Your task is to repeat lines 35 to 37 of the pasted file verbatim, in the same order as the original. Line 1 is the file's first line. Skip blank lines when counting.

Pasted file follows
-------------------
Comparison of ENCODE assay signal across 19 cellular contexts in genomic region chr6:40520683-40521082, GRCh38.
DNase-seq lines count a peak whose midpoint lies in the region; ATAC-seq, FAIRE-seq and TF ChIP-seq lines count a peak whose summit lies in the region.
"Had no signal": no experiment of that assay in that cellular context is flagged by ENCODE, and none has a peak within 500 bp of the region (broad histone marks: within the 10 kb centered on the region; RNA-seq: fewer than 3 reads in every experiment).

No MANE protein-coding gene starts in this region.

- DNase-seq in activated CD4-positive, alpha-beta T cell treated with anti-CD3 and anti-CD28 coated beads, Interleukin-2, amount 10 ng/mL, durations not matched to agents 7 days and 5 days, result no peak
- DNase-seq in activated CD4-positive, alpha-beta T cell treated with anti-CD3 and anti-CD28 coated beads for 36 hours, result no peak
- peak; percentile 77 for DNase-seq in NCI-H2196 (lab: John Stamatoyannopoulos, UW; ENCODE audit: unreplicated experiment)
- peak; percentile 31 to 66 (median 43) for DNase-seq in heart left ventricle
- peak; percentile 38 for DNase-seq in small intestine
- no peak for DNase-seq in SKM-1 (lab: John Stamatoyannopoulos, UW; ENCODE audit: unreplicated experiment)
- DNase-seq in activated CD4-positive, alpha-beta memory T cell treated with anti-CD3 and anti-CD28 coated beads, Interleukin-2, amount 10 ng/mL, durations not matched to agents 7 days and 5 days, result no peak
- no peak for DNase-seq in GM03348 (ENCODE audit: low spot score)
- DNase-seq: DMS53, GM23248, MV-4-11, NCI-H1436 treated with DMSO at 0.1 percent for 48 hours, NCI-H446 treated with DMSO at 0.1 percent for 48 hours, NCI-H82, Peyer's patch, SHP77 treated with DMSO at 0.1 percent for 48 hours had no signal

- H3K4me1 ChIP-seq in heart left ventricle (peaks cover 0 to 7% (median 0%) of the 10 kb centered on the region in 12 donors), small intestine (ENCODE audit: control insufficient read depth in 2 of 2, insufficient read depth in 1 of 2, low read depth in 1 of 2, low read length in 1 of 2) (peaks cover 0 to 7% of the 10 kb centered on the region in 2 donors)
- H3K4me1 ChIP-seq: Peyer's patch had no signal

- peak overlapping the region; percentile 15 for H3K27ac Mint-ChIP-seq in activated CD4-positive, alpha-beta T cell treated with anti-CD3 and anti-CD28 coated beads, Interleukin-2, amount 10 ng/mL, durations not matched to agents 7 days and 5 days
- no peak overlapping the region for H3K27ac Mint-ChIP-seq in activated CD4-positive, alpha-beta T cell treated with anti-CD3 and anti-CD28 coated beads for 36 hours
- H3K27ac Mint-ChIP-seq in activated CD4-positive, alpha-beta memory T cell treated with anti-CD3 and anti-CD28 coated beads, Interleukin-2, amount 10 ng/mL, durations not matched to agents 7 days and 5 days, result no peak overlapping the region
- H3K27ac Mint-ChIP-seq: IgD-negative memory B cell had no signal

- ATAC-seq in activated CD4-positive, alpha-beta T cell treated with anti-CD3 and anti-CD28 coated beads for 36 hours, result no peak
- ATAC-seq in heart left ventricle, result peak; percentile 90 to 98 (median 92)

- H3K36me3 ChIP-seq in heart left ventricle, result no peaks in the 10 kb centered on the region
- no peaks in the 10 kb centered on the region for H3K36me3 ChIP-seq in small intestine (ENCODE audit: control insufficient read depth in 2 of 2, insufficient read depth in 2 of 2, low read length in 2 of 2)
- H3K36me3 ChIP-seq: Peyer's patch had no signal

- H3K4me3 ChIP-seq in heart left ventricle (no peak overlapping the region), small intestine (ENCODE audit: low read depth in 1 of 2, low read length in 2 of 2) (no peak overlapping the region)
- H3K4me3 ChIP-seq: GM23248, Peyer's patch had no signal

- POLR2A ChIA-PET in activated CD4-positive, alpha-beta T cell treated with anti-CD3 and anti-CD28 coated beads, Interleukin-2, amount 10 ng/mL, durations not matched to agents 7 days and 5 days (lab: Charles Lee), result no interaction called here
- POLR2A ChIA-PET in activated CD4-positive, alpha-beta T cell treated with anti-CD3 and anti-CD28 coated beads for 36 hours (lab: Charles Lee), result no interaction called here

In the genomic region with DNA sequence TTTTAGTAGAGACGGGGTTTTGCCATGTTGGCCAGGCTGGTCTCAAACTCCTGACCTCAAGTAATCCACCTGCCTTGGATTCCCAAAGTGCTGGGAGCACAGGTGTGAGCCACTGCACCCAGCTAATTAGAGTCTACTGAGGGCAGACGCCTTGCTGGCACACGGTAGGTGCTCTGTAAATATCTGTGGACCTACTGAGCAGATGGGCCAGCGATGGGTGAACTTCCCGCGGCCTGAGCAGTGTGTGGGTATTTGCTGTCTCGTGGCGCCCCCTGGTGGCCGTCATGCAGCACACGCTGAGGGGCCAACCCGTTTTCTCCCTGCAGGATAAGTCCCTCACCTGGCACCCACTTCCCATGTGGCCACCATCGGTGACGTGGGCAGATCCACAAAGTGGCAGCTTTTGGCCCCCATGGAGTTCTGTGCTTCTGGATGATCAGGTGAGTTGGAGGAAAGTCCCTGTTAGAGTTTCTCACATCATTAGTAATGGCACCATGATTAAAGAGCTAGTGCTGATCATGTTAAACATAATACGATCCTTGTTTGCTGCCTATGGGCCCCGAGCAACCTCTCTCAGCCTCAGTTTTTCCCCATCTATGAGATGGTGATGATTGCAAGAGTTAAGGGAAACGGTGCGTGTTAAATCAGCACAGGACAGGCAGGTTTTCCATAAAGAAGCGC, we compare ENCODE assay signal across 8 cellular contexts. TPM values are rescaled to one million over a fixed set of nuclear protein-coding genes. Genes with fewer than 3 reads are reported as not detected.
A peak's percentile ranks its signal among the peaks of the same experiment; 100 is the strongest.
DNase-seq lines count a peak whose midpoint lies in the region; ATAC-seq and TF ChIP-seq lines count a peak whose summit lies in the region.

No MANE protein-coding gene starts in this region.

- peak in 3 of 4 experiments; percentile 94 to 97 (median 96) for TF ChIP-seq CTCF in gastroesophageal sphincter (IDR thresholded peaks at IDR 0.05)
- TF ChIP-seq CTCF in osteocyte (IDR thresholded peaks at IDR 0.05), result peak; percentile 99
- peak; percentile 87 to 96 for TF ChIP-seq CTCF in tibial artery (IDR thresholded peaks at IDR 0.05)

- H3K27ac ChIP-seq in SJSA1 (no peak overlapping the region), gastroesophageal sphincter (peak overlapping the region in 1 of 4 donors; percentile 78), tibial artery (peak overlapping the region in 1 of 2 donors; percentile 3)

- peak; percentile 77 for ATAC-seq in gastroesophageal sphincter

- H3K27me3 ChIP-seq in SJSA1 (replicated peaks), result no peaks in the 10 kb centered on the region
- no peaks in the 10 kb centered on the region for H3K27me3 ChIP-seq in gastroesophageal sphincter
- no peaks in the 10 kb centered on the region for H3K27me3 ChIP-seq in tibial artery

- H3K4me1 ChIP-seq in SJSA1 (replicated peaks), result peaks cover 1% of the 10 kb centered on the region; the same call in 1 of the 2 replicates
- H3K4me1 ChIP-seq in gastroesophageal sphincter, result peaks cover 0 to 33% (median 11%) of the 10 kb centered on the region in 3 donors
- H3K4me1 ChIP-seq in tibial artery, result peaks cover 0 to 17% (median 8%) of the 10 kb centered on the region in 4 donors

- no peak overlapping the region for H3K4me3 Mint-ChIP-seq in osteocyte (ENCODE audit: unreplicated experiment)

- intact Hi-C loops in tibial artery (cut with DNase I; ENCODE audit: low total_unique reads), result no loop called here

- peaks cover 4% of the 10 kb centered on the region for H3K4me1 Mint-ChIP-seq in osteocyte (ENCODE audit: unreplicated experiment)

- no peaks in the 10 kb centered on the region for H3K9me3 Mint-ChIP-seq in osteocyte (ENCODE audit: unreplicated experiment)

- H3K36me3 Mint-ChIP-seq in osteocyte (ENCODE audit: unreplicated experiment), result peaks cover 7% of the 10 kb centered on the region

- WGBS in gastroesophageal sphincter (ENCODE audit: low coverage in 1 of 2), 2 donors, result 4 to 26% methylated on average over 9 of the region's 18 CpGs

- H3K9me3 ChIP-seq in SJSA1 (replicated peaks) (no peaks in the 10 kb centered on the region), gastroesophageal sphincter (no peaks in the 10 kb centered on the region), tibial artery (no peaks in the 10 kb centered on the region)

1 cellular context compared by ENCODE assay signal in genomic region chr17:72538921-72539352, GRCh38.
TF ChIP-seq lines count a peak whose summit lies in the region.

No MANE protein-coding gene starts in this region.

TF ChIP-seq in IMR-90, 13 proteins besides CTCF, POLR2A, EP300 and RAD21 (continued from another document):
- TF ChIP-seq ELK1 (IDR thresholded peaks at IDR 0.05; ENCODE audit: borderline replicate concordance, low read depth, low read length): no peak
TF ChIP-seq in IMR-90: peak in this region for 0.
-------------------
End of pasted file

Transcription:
- peak; percentile 87 to 96 for TF ChIP-seq CTCF in tibial artery (IDR thresholded peaks at IDR 0.05)

- H3K27ac ChIP-seq in SJSA1 (no peak overlapping the region), gastroesophageal sphincter (peak overlapping the region in 1 of 4 donors; percentile 78), tibial artery (peak overlapping the region in 1 of 2 donors; percentile 3)

- peak; percentile 77 for ATAC-seq in gastroesophageal sphincter